Political Capital: Why North Korea Matters
While it is easy to classify North Korea as a far-away land with a controversial, uneven leader, the impact an unstable Korean peninsula can have on business is considerable. When geopolitical tensions rise due to events such as the recent actions on the Korean peninsula, the topic of “political risk” is inevitably brought to the surface. These events not only require geographically-close nations and trading partners to re-evaluate strategy and relationships, but companies are forced to reconsider their plans for international investment as well. Given that this was the first direct artillery attack by North Korea on South Korean soil since the Korean War, the situation warrants close attention for those doing business in the region.
Where China Comes In
China, North Korea’s neighbor, is the world’s largest emerging market. Therefore, any major conflict involving North Korea may well ripple into China and could significantly affect business interests and foreign investment. When political risk is such a material concern in a market of interest, we advise clients to make risk evaluation part of the initial business case and in frequent, ongoing business reviews. Also, clients can review our emerging risk update for the Asia Pacific region and examine previous instances of political turmoil in the same or similar markets.
China’s close relationship with North Korea (in both geography and economy) and China’s place in the global economy put the recent events on the Korean peninsula squarely in the middle of any multi-national company’s “political risk heat map.” For this reason, strategy is of the utmost importance when contemplating market entry into China, and we advise clients to align their market entry strategy with specific product and market goals. Corporate Strategy Board members can learn more about “winning in emerging markets.”
Leading companies tend to address political and economic unpredictability with a mix of careful planning and flexibility. Some companies are concerned that if heightened tensions on the Korean peninsula continue, South Korea’s sovereign credit rating may be reduced and companies could face difficulties conducting business internationally. Thus far, global credit rating firms have not lowered Seoul’s credit standing. However, the escalating geopolitical risks continue to cause trepidation among investors and businesses have begun to cancel long-planned visits to South Korea due to the situation.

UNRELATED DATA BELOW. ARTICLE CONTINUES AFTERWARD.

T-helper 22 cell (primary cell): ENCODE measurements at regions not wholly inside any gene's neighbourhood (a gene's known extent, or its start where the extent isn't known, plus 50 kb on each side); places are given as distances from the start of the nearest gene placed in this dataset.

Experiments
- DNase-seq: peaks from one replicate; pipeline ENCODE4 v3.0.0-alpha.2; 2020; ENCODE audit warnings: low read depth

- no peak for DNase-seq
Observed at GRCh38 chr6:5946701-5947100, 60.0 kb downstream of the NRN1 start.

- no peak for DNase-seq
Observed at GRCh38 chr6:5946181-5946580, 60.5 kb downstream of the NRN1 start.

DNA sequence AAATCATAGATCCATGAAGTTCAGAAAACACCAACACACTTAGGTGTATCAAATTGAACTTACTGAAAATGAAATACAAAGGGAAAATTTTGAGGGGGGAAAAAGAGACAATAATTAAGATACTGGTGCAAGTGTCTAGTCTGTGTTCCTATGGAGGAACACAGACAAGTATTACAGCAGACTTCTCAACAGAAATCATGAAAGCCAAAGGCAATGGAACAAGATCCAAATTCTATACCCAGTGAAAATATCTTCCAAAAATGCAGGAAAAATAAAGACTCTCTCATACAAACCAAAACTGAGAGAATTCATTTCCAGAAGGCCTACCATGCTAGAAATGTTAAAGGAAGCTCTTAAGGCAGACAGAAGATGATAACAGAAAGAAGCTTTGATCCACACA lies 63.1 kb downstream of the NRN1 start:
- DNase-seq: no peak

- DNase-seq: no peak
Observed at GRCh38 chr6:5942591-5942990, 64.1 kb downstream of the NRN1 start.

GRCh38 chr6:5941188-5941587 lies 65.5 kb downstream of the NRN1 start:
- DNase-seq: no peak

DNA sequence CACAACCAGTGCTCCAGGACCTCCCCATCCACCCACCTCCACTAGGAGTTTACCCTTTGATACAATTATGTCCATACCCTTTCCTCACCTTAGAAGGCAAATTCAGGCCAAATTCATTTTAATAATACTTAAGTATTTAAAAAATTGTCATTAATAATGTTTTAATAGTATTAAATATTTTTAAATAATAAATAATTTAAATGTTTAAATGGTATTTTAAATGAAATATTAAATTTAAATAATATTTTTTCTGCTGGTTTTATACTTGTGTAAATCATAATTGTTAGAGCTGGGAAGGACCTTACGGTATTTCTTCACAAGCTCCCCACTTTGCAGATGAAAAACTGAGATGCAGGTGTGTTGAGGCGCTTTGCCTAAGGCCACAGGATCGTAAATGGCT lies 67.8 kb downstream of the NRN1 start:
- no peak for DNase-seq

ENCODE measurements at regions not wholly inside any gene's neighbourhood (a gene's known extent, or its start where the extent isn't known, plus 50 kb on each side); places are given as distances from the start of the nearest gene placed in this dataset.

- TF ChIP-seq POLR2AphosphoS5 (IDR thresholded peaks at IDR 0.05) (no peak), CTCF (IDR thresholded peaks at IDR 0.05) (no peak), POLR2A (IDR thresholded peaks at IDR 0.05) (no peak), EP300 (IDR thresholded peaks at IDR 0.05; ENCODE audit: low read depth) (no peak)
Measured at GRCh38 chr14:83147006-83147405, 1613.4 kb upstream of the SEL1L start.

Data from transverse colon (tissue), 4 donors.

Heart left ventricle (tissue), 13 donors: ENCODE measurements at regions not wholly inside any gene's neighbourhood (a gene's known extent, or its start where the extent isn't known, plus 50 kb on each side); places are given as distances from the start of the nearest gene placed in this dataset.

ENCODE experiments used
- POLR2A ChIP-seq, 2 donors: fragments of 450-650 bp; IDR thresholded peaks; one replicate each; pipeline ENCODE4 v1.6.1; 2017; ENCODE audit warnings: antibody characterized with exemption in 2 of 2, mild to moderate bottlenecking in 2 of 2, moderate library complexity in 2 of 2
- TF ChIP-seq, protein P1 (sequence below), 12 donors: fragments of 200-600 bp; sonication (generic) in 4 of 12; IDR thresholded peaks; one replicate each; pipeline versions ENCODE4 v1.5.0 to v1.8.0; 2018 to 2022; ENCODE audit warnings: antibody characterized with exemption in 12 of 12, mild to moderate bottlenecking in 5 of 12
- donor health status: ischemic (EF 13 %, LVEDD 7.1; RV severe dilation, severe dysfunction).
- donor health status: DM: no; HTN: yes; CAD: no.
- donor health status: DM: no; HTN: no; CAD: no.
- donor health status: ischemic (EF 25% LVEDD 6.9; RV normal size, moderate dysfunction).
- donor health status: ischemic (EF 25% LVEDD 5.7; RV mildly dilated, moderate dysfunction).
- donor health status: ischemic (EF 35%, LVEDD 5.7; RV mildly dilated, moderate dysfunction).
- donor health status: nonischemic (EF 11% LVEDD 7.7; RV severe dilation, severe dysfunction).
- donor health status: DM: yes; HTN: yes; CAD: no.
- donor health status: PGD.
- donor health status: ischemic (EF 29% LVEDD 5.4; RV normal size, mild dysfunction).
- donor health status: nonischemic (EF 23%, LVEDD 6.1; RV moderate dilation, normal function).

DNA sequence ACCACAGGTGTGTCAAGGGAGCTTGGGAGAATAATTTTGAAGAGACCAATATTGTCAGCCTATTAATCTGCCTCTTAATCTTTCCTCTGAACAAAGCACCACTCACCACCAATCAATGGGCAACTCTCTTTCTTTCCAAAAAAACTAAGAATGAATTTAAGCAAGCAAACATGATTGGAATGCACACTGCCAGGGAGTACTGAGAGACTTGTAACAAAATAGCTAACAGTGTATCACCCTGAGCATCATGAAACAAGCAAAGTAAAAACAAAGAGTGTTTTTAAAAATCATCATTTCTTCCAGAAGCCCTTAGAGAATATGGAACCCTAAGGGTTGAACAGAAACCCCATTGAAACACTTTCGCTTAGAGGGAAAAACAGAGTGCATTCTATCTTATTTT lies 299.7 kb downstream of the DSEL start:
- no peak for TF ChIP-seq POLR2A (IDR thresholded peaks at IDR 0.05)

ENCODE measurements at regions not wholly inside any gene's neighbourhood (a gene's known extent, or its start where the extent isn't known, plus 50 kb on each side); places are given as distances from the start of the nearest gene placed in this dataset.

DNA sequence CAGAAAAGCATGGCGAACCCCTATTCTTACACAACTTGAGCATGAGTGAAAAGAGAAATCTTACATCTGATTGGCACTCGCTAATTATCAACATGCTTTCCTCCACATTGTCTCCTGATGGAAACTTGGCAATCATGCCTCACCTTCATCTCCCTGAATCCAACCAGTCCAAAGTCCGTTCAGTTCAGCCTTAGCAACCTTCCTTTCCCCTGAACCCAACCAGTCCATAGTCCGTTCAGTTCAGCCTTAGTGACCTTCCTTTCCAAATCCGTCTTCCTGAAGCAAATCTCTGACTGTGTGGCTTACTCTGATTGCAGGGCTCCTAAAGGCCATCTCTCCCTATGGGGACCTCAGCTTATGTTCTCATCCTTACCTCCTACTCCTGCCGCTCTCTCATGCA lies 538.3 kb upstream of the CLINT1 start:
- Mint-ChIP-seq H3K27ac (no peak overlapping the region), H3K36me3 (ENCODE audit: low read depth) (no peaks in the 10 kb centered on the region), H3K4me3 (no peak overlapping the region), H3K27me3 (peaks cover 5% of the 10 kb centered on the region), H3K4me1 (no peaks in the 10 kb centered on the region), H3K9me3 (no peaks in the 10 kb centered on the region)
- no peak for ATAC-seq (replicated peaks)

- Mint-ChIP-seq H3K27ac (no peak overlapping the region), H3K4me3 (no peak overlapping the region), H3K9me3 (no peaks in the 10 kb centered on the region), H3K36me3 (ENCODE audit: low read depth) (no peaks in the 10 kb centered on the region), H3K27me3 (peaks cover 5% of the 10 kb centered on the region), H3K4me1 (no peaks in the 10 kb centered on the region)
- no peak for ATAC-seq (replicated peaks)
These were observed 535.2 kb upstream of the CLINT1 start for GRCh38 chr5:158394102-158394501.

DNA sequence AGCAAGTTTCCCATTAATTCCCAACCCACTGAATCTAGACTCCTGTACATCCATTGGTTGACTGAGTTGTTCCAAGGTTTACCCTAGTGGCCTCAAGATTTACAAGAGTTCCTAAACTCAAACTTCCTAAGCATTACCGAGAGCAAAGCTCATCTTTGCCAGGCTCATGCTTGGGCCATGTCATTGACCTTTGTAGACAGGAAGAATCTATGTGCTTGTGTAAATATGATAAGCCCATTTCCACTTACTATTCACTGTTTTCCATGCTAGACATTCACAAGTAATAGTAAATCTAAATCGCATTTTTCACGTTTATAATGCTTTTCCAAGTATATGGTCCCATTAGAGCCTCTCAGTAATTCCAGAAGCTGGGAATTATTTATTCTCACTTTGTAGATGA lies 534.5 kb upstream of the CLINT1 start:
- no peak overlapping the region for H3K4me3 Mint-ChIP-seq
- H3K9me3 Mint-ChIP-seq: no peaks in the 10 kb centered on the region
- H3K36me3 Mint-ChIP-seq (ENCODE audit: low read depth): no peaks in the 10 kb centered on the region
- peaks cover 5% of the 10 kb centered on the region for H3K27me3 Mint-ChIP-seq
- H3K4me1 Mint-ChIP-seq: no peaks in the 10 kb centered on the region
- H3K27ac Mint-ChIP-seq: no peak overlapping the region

At a time when some are concerned about inflation in emerging market countries due to high food and energy prices, combined with the U.S. Federal Reserve’s easing tactics forcing emerging-market central banks to raise interest rates more aggressively than expected, tensions on the Korean peninsula are the last thing needed. While markets have become relatively immune to North Korean provocation, the current political climate could leave the South Korean won, stocks and bonds more sensitive to geopolitical crises. Additionally, in the unlikely scenario that war breaks out and North Korea implodes, leading to sudden reunification, the South Korean government would likely be stuck with enormous fiscal costs and an influx of millions of refugees. South Korean President Lee Myung-bak has even proposed a new tax to help fund the eventual bill for reunification, but the plan met a tepid response.
When tensions slowly escalate in an area for years, markets tend to become impervious in response. However, every escalation has a tipping point when it can spill over into world markets; companies should ensure that their business interests are not getting too close to that line.